Sanctuary at last for abused gay father and young son

© Gemma Taylor for Frontline AIDS

In Uganda, if you have children or not, being gay can get you killed. Four years ago, Matofu* and his son had to flee for their lives.

In Uganda, if you have children or not, being gay can get you killed. Four years ago, Matofu* and his son had to flee for their lives.

After a long, harrowing journey for Matofu and ten-year-old Suphi*, the nightmare did not end when they arrived in a refugee camp in Malawi, where they both experienced further violence. It took two years to find sanctuary as asylum seekers through Malawi UNHCR. But without the advocacy efforts of a local organisation, it may never have happened.

Suphi has been raised by his doting dad since his mother died, when he was just three months. “It was hard to bring him up but I am proud,” says Matofu. “People were telling me, ‘you, an African man, you don’t know how to tie a child on your back, everywhere you go you walk with the child. Abandon him and marry another woman who can give you more children’. How could I do that? He is a human being and I am responsible for the life of this child.”

Matofu is concerned with the usual things a parent prioritises, such as wanting Suphi to get a good education, eat well, have friends to play with, and most importantly stay out of harm’s way. All have been difficult for him to obtain. “He’s experienced too much,” says the father.

The toll of homophobia

Matofu himself also experienced too much as a child. When his father started to suspect he was gay, his mother took him across the border to Kenya to stay with maternal family. Years earlier, her husband’s family had killed another of her sons for being gay, and she wanted to protect Matofu from the same fate. Instead, they murdered her when she returned. “My uncles killed her because she hid me,” Matofu says with a deep intake of breath. He was eight.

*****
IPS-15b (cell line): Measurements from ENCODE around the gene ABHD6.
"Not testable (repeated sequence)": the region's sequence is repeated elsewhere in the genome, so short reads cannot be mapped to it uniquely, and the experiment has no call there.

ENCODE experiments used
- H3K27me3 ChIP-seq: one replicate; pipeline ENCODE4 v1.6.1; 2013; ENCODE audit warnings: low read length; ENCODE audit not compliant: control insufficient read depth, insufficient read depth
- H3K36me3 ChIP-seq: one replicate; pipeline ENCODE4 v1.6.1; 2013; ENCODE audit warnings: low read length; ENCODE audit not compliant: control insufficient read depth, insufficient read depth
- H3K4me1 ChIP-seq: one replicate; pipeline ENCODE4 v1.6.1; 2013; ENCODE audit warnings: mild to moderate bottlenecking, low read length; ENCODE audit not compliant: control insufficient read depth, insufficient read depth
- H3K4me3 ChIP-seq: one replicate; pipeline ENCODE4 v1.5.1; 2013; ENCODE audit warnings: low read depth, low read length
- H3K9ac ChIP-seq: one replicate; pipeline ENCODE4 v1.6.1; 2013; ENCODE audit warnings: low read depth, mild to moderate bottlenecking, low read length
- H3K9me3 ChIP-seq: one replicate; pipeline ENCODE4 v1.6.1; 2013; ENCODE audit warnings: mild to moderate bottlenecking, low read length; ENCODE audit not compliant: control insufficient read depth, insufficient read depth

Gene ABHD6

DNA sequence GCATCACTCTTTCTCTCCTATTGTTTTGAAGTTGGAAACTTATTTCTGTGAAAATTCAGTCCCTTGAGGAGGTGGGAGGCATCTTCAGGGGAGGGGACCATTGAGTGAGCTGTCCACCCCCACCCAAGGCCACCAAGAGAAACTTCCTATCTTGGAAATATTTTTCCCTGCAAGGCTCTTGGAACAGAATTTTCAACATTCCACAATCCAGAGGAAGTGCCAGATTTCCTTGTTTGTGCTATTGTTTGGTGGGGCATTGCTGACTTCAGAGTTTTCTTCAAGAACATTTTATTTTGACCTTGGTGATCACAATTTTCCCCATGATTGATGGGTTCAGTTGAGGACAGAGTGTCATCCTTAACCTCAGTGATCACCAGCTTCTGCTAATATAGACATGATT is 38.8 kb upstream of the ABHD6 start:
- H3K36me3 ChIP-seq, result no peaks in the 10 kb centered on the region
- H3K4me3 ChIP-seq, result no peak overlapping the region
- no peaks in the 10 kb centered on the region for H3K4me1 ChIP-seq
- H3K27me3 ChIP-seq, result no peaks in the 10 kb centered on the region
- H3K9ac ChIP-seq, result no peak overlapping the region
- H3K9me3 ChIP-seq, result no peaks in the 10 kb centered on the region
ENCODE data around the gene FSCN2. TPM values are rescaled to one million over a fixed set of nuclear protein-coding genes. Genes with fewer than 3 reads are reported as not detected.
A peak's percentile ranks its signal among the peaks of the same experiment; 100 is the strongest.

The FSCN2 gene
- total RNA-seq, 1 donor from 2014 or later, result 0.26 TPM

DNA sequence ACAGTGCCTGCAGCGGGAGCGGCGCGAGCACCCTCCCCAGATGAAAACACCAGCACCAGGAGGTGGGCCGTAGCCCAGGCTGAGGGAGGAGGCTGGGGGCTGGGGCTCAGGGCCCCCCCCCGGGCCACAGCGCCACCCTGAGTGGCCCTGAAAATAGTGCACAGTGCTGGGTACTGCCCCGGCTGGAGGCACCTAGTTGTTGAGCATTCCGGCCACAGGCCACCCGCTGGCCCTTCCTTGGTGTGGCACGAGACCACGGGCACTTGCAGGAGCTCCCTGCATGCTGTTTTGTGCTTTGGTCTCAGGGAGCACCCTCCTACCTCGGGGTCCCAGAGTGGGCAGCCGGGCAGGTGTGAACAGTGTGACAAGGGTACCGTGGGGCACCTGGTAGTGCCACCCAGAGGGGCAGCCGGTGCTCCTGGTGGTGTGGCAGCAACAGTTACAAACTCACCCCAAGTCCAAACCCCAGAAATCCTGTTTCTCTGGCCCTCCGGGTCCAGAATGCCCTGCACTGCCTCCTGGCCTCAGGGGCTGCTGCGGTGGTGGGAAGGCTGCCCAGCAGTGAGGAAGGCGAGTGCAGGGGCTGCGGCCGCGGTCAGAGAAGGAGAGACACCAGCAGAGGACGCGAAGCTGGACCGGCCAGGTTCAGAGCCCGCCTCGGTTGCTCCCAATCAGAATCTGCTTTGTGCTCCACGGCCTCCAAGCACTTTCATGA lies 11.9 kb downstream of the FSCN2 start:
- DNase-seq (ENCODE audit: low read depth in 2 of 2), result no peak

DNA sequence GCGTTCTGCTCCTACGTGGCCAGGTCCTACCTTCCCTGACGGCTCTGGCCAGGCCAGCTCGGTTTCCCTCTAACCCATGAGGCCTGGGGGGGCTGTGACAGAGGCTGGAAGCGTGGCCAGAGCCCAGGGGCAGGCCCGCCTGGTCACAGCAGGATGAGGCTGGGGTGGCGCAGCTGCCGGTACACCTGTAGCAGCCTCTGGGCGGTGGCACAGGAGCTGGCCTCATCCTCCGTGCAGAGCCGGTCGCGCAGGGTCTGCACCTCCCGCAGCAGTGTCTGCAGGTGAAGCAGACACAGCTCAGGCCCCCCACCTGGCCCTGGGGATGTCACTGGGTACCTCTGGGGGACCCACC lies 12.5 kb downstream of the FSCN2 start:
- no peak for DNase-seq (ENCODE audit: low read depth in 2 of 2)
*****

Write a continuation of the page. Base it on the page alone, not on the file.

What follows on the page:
In 2015, as an adult Matofu returned to Uganda, but was taken hostage by relatives who were deciding whether to call the police or kill him. It was Suphi, then just six, who rescued him. “Suphi stole the key at night when they were sleeping and unlocked me,” Matofu says. “I sneaked out with my son and we just ran.”

When their search for refuge eventually brought them to Malawi, initially it went from bad to worse. At Dzaleka Refugee Camp, they suffered extraordinary homophobic abuses, including dead dogs piled on their doorstep and faeces thrown through the kitchen window onto their cooking. Matofu has been beaten, stabbed and chased by men with machetes.

The camp, run by the UN refugee agency (UNHCR) and partners, has a police station onsite. Matofu reported the attacks, along with friend Didier* who has also experienced extremely violent abuse for being gay. Instead of getting support as victims of crime, the police humiliated and taunted them.

Forced to flee refugee camp

Suphi was also physically attacked on two occasions, for being the child of a gay man. “It haunts me so much,” says Matofu. “He’s done nothing. He doesn’t know why he’s rejected or why people want to torture him. If they want to kill, they better come and slaughter me but leave him, he’s innocent – what’s wrong with them!”